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September 7, 1907


JAMA. 1907;XLIX(10):855-856. doi:10.1001/jama.1907.02530100043006

Since the introduction of the serum treatment of diphtheria the question of the relationship between this therapeutic procedure and postdiphtheric paralysis has been frequently agitated. As is well known, many have charged to the antitoxin treatment a share in the responsibility for the sequel, some claiming that the paralysis is a direct consequence of the deleterious action of the serum, and it has even been asserted that this sequel is more common in patients treated with antidiphtheric serum than in those treated otherwise.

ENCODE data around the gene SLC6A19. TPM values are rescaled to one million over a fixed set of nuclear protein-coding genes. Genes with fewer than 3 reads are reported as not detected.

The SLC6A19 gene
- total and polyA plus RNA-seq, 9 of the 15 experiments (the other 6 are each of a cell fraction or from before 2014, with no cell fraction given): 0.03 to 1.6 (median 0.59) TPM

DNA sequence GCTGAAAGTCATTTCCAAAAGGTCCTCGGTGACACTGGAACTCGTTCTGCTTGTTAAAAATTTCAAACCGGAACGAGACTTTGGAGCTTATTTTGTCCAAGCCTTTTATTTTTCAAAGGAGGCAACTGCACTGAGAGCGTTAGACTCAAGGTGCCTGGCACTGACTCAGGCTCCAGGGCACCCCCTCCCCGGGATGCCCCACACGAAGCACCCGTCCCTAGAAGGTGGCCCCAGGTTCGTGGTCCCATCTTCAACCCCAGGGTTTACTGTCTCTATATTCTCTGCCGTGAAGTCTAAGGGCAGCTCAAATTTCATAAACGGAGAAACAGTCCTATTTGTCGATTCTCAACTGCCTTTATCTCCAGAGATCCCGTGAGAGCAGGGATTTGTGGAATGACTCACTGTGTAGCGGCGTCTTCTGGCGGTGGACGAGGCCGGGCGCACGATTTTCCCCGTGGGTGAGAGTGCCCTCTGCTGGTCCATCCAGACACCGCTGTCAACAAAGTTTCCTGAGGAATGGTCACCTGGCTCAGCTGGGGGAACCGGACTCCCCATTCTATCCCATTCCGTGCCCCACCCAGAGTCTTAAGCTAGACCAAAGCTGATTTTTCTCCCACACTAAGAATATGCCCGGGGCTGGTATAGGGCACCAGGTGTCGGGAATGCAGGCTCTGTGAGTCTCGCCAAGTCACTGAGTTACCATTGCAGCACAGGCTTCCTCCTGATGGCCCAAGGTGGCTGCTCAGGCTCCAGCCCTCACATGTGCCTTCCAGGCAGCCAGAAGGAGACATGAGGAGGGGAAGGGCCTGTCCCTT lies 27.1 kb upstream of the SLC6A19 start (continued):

Rosenau and Anderson,1 with the excellent facilities afforded in their laboratory, attacked the problem from the experimental side, first presenting the views of clinical statisticians to the effect that antitoxin treatment does not make paralysis more liable to ensue. Guineapigs were chosen as subjects for their tests, and paralysis apparently identical with that seen in human beings was induced by a partially neutralized mixture of diphtheria

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